CrossFit | 190711
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190711

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Rest Day

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Meindert Hobbema

Allee von Middelharnis by Meindert Hobbema

Dr. Glenn Begley, CEO of BioCurate and a respected hematologist and oncologist, is famous for producing a study in 2012 that demonstrated most preclinical research related to cancer drugs cannot be reproduced. In this lecture, he shares the criteria he used for evaluating the research and the methods he found researchers used to distort their data. He then presents his diagnosis of the problem inherent in the academic research cycle, which he claims fuels the desperation that produces such distortions.

Watch Dr. Glenn Begley: Perverse Incentives Promote Scientific Laziness, Exaggeration, and Desperation

In this October 2018 editorial, Michael Hengartner and Martin Plöderl argue trials investigating the impact of antidepressants show statistically significant but not clinically significant effects, and even these meager effects may be eroded by known biases.

Read MoreStatistically Significant Antidepressant-Placebo Differences on Subjective Symptom-Rating Scales Do Not Prove that the Drugs Work: Effect Size and Method Bias Matter!

Comments on 190711

8 Comments

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Matthieu Dubreucq
March 3rd, 2020 at 2:36 pm
Commented on: Dr. Glenn Begley: Perverse Incentives Promote Scientific Laziness, Exaggeration, and Desperation

Great example and I particularly like the position of Dr. Glenn Begley on fraud v.s. laziness. This is probably the best way to approach the scientific community if we want them to hear the message.

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Dan Palenchar
July 16th, 2019 at 4:58 pm
Commented on: Dr. Glenn Begley: Perverse Incentives Promote Scientific Laziness, Exaggeration, and Desperation

Dr. Begler saying “It’s easier to get the results you want if you know what you’re looking for,” reminds me of the CrossFit Health Post on Coca-Cola funded research, in that Coke has control of the analysis of the research the fund. So we're coming full circle here, the entire community is strapped for cash and pushing out new findings is how you get it. Gone are the days of reproducing others' findings, it doesn't have the appeal and novelty that gets the research dollars. It's critical that findings can be reproducible, otherwise, they are not truly new findings, just one-off results do to randomness at best and bias at worst.

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Dan Palenchar
July 11th, 2019 at 9:36 pm
Commented on: Statistically Significant Antidepressant-Placebo Differences on Subjective Symptom-Rating Scales Do Not Prove that the Drugs Work: Effect Size and Method Bias Matter!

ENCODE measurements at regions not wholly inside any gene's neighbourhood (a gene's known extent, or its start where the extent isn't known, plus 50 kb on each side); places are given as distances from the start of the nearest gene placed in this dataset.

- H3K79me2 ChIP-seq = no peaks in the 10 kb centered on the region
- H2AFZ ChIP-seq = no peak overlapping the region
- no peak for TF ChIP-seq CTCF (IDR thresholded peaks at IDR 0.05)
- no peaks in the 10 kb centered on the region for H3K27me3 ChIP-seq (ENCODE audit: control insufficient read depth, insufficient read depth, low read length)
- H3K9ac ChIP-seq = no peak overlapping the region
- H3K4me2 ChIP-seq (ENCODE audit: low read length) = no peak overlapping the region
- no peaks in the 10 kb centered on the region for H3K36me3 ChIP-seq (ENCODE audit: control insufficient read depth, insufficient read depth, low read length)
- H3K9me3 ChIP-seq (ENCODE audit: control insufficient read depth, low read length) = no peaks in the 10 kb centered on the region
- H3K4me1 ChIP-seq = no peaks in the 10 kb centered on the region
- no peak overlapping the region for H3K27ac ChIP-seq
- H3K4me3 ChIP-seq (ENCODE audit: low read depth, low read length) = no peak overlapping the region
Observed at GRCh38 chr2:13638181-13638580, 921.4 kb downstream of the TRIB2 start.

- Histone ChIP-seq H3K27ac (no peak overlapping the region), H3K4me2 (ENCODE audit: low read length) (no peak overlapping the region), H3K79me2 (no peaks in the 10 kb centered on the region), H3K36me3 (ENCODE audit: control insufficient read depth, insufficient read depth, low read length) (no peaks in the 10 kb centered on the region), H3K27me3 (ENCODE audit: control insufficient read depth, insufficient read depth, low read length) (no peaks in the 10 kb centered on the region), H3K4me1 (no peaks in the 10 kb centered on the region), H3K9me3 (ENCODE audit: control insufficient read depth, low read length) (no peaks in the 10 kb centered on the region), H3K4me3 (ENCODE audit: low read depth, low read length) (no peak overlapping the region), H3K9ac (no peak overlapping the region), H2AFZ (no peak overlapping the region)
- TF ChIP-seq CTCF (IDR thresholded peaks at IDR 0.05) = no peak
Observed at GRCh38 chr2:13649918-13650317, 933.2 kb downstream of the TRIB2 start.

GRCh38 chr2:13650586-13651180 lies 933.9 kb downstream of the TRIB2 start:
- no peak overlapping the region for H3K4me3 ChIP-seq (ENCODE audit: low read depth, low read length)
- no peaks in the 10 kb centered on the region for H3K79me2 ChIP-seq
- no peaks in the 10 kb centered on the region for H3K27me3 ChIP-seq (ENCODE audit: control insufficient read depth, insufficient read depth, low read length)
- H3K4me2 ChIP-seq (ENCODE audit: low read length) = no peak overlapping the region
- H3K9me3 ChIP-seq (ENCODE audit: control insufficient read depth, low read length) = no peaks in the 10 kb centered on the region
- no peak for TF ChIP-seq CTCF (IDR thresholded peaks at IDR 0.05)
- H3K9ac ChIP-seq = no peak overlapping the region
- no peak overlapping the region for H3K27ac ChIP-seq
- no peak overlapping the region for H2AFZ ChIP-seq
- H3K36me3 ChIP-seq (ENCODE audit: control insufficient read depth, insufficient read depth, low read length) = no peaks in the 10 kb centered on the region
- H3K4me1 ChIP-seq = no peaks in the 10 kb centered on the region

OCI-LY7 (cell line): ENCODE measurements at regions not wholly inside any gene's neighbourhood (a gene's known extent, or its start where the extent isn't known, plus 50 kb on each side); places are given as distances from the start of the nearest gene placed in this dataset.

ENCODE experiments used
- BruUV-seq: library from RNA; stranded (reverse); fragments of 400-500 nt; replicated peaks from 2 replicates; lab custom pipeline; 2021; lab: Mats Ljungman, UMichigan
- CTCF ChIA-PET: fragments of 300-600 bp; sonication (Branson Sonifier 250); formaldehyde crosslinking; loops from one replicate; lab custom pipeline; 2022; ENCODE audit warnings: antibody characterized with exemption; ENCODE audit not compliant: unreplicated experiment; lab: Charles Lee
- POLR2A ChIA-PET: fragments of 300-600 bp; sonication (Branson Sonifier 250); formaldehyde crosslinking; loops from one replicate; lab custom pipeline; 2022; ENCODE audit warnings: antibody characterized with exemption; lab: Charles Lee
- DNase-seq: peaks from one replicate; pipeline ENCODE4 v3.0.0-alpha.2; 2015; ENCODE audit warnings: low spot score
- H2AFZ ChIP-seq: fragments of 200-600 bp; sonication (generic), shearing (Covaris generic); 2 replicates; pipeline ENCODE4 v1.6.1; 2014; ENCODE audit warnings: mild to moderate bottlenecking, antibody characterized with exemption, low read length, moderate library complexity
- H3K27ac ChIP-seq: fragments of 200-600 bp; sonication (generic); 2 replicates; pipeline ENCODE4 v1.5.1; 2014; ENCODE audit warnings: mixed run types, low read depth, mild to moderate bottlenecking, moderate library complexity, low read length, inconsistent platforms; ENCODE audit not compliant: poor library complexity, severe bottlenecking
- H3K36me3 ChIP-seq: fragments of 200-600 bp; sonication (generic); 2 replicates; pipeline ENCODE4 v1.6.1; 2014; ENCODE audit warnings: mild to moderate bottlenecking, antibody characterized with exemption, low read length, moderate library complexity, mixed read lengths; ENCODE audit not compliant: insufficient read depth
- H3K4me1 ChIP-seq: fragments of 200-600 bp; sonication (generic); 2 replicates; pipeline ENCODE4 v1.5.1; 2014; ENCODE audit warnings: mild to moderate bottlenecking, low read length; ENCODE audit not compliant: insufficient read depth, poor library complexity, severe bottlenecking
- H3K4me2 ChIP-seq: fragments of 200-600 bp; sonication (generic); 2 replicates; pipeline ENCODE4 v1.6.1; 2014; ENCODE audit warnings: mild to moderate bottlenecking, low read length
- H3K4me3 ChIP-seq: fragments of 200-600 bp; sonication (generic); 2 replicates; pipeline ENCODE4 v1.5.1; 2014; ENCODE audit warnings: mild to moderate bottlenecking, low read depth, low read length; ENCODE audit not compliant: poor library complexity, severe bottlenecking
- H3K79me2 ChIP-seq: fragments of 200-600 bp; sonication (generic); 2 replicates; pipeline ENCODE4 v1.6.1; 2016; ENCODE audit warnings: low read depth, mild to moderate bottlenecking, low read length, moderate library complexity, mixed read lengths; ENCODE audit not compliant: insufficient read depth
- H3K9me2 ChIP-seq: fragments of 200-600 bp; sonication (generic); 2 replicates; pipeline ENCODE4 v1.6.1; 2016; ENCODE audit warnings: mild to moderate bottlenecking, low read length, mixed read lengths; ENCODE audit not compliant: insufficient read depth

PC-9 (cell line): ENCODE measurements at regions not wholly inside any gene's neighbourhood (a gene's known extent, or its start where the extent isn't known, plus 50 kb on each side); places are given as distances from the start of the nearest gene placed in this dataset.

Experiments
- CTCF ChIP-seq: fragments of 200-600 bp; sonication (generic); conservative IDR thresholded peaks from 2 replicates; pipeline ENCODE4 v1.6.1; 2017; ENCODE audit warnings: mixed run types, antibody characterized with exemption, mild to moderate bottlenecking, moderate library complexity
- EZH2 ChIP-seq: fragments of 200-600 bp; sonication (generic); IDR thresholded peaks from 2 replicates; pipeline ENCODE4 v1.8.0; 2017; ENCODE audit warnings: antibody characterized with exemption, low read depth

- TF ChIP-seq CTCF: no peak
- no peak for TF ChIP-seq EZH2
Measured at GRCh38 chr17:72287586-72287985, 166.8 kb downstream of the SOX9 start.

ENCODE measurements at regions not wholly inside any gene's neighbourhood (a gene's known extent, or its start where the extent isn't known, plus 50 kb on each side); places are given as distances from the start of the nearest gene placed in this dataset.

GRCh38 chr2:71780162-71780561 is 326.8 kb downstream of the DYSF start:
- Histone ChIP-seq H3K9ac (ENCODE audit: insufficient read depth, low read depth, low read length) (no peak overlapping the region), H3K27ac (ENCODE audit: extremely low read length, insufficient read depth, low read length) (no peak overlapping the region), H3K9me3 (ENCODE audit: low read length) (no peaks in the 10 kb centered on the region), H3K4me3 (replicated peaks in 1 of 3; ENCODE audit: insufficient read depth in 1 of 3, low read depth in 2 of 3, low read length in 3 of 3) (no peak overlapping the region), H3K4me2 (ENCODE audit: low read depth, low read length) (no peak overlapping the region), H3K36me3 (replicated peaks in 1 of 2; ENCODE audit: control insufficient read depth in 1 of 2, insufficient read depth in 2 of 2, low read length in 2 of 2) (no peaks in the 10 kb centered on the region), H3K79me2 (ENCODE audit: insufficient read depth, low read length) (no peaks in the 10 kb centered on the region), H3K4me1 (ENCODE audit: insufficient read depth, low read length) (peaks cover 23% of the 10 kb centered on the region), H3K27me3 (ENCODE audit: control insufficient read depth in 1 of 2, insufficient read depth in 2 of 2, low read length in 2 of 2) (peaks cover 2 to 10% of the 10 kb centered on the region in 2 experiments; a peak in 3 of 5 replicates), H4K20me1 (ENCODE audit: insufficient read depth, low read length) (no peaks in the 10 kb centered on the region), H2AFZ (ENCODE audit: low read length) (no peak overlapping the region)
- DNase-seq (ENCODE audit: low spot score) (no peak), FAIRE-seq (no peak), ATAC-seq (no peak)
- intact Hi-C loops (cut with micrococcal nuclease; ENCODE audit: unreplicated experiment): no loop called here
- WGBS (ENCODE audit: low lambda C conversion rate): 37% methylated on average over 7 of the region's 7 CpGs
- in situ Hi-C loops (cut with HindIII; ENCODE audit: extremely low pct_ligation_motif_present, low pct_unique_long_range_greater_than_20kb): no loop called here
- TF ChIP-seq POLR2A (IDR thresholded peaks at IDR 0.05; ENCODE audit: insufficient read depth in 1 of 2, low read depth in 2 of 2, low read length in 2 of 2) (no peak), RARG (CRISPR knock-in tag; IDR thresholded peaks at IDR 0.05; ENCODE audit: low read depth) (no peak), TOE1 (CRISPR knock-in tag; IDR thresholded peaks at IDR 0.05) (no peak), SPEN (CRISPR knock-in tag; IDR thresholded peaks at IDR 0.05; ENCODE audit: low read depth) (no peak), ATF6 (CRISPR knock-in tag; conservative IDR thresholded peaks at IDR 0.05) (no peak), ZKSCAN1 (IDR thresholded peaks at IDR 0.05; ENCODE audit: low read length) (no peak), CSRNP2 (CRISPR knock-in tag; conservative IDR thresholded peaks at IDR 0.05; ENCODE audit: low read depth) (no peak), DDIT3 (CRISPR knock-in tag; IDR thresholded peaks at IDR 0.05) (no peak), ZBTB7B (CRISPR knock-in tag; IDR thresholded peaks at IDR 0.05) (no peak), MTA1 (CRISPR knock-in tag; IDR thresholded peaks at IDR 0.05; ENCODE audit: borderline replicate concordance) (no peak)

Interesting piece. The treatment of depression is certainly an area where much improvement is needed and these results, if true, are disappointing and point to the need for improved treatment modalities. On the other hand, I wonder if “clinically detectable” is an appropriate measuring stick for the effect of a drug? Is it possible that an effect can be clinically *undetectable* yet still meaningful with respect to the course of the disease? Notably, the sensitivity and specificity of the Hamilton Depression Rating Scale are 86.4% and 92.2%, respectively (according to the Psychiatry & Behavioral Health Learning Network). Though, certain populations show less diagnostic power (e.g., sensitivity and specificity of post-stroke depression were found to be 78.1% and 74.6%, respectively per https://www.sciencedirect.com/science/article/abs/pii/S0033318202703666).


Finally, the discordance between perceived benefits from the patient versus clinician perspectives underscores the influence of bias, perhaps indicating how one's role in the care process can influence their interpretation of treatment. Note that the Hamilton Depression Rating scale is observer-rated (not patient-rated).


I applaud the authors for continuing to investigate the efficacy of these treatments after a strong statement like Dr. Pariante from the Royal College of Psychiatrists saying the Cipriani et al. study, “finally puts to bed the controversy on antidepressants, clearly showing that these drugs do work in lifting mood and helping most people with depression,” (as stated in the Frontiers article referenced in this post).

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Mary Dan Eades
July 11th, 2019 at 1:58 pm
Commented on: Dr. Glenn Begley: Perverse Incentives Promote Scientific Laziness, Exaggeration, and Desperation

We were lucky enough to have been able to see Dr. Begley's revealing (and sadly troubling) talk. It's a clear, concise, and up close examination of the mess that is medical/pharmaceutical/nutritional research that points the finger where it belongs -- at the publish or perish system that fuel the scientific equivalent of Gresham's Law: bad science drives out good.

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Gasser Mamdouh
July 11th, 2019 at 12:05 pm
Commented on: 190711

Could anyone tell me how to practice on my hand stand? And what are the l-site variations as i am new here?

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Peter DeGraaf
July 11th, 2019 at 12:37 pm

Check out the CrossFit Journal article on the handstand:


http://journal.crossfit.com/2004/01/the-handstand-by-greg-glassman.tpl


Another great resource here for handstands:


https://gmb.io/handstand/


And for L-sit variations/progressions:


https://gmb.io/l-sit/

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Gasser Mamdouh
July 11th, 2019 at 9:45 pm

Thanks for help really appreciate was so helpful

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Tim Arrington
July 11th, 2019 at 1:00 am
Commented on: 190711

I love rest. Rest is good.

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